(Tossing the apple back into the bag in disgust.) "These are not crab apples."

"OK, well, all of this only cost $7, so maybe we could do something else with them, and get crab apples somewhere else?"

(Shaking head.) "These are not crab apples." (Mumbling in disgust.) "How could a Mennonite farmer not know what a crab apple is?"

At this point, Gentle Reader, the euphoric effects of my recent country drive had worn off, and not only was I faced with an abundance of rejected non-crab apple apples, I was late for my lunch date. So I did what any over-committing person in my position would have done: I vowed to take the lemons (read: non-crab apple apples) that life (read: an ignorant Mennonite farmer) had handed us, and make lemonade (read: applesauce).

Stay tuned for The (Crab) Apple Saga, Part 2, in which our protagonist visits at least two farmers' markets in search of the elusive produce, and turns rejected fruit into your Christmas present.

Thursday, August 12, 2010

Little Red, Juliette Lewis, and Round Sprinkles

The big news this week is that our car, which will henceforth be known as Little Red, is road-worthy! Little Red is the most basic of basic cars: a 2005 Toyota Echo two-door hatchback, standard transmission, no AC or power anything. She's very clean and very shiny, and so far her only noteworthy problem is that the passenger window doesn't roll down all the way.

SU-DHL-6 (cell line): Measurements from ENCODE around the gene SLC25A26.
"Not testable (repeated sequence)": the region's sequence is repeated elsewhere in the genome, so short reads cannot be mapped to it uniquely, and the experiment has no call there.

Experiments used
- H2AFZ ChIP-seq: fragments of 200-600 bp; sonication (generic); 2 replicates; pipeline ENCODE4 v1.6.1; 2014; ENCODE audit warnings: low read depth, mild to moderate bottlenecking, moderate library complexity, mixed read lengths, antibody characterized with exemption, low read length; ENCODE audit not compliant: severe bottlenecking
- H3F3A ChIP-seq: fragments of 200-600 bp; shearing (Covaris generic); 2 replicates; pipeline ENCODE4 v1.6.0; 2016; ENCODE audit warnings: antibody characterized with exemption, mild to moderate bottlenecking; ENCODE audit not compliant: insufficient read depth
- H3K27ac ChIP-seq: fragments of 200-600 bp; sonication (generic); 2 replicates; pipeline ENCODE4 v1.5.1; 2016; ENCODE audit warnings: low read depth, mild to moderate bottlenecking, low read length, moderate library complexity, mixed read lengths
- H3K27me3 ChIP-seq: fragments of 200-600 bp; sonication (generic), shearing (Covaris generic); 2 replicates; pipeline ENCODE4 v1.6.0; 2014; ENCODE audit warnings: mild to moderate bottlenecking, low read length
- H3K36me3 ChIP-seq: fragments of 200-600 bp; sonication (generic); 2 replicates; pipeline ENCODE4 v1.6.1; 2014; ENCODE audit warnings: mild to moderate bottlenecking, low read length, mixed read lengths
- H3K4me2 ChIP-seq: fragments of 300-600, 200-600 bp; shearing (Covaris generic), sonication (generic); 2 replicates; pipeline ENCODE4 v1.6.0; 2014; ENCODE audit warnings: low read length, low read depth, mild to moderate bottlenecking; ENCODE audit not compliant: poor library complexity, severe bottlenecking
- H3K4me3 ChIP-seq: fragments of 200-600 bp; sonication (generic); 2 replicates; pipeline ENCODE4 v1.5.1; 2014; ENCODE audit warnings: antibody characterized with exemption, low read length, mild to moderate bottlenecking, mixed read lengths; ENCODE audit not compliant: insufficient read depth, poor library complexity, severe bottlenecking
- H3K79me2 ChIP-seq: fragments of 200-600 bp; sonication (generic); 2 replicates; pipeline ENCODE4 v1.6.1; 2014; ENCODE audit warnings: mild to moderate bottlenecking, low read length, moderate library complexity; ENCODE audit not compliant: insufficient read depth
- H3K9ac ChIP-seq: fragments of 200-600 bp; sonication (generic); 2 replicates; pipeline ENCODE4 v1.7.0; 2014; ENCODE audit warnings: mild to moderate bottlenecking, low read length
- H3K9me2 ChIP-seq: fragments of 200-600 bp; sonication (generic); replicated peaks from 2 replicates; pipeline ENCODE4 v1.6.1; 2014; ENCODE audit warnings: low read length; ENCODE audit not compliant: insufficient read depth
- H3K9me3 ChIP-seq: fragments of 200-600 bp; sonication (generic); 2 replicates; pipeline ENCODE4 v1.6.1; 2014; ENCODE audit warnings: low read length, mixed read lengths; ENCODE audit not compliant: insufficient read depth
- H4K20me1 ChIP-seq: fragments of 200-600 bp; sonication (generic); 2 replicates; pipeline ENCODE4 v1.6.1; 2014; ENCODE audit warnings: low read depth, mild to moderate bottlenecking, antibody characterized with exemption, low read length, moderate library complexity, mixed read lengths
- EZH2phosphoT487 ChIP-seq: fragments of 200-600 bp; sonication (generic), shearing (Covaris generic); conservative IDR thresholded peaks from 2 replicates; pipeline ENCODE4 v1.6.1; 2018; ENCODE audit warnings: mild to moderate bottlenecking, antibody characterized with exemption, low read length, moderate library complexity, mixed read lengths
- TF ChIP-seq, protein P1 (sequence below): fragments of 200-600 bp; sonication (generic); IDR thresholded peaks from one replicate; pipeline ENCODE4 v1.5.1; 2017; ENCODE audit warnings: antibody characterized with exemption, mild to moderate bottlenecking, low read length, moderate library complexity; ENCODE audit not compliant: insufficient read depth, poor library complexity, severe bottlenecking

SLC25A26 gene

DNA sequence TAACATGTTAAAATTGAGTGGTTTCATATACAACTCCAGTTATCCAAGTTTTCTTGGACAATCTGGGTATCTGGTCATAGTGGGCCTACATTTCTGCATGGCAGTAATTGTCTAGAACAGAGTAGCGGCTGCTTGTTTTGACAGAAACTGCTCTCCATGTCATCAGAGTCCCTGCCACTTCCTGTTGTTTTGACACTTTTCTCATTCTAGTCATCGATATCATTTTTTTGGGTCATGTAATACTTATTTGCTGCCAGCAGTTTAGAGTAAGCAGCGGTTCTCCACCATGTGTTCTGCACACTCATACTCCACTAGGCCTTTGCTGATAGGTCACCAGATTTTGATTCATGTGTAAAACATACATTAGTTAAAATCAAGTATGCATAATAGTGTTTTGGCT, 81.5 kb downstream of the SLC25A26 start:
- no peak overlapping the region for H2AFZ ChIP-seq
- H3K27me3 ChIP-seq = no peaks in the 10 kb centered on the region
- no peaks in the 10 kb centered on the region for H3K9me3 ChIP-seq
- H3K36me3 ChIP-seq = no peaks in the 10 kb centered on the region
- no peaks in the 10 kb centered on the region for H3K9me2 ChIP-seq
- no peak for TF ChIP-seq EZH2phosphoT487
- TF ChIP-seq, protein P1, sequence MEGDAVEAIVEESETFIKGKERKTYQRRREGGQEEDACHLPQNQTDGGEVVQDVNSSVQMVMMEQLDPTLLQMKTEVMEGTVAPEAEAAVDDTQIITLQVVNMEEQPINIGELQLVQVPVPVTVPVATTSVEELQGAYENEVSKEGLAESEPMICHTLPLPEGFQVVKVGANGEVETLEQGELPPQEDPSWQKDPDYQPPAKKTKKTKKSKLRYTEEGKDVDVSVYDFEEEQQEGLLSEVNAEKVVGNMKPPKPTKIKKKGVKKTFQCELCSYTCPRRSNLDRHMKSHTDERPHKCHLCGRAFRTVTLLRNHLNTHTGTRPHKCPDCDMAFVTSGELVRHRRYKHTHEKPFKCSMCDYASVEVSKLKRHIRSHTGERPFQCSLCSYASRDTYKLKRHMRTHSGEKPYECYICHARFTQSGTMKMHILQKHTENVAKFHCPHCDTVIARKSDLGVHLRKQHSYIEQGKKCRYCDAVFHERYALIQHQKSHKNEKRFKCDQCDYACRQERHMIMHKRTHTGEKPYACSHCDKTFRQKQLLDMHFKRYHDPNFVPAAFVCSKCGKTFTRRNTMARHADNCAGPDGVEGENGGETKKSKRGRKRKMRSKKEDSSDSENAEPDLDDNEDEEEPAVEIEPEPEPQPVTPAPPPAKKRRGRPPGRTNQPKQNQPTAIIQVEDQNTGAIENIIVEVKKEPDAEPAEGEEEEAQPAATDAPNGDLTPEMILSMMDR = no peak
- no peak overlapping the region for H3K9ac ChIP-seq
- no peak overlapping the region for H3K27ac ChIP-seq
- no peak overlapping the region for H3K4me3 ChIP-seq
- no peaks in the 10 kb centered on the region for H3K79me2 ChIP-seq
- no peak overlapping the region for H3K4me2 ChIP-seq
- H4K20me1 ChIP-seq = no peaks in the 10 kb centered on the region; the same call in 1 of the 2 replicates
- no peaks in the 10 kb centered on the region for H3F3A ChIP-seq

Next up: Quiz time! What do Juliette Lewis and I have in common? Answer: Our birthdays are both June 21, and we have both banged (or wanted to bang) Brad Pitt. And, we were both at the Starlight Social Club last Monday night. I'll leave determining which one of us was wearing a leopard-print catsuit as an exercise for the reader.

And finally, please let us talk about round, or ball, sprinkles. I LOVE THEM. They are just so superior to their stick-shaped cousins. A little bit of sprinkle trivia, for the curious amongst us: Round sprinkles are called non-pareils, and stick sprinkles are called Jimmies. I want to love the Jimmies just for their name, but the round ones are so satisfyingly pretty and crunchy. And they're everywhere in Canada, including on Tim Horton's vanilla-dipped rainbow-sprinkle doughnuts, and mixed into President's Choice Sprinkle Party Cake ice cream. Delish.

Thursday, August 05, 2010

Probably a Huge Improvement

We arrived in Waterloo last Monday to welcoming toddlers and seniors and deliciously hot and sticky summer weather. During our first week as Canadian residents we had two job interviews, bought a car, baked a wedding cake, and drove six hours to Ottawa (and eight hours back; see also: scenic route). We've eaten Ontario's best summer produce: insanely juicy peaches, tiny, bursty wild blueberries, and the sweetest of sweet corns (from Herrles, natch). Ken has already been recruited by a frisbee team, and we've both started swimming lessons at a nearby community centre.

Of course, we're still adjusting. Even though the days are technically longer here, we'd grown quite accustomed to the long nights in Buenos Aires. Canadians are certainly friendly, but they don't gesture (or curse) nearly as frequently or enthusiastically as their Argentine counterparts. We love being back in the land of cheap and plentiful maple syrup, but dulce de leche is a little more scarce in these parts. And we're still finding and gathering our people, and missing our most-excellent friends in Argentina.

Last night we had Canadian-Chinese takeout (yes, that is a thing), and my fortune read, "Today is probably a huge improvement over yesterday." I'm not sure that's true yet, but we'll get there. Probably.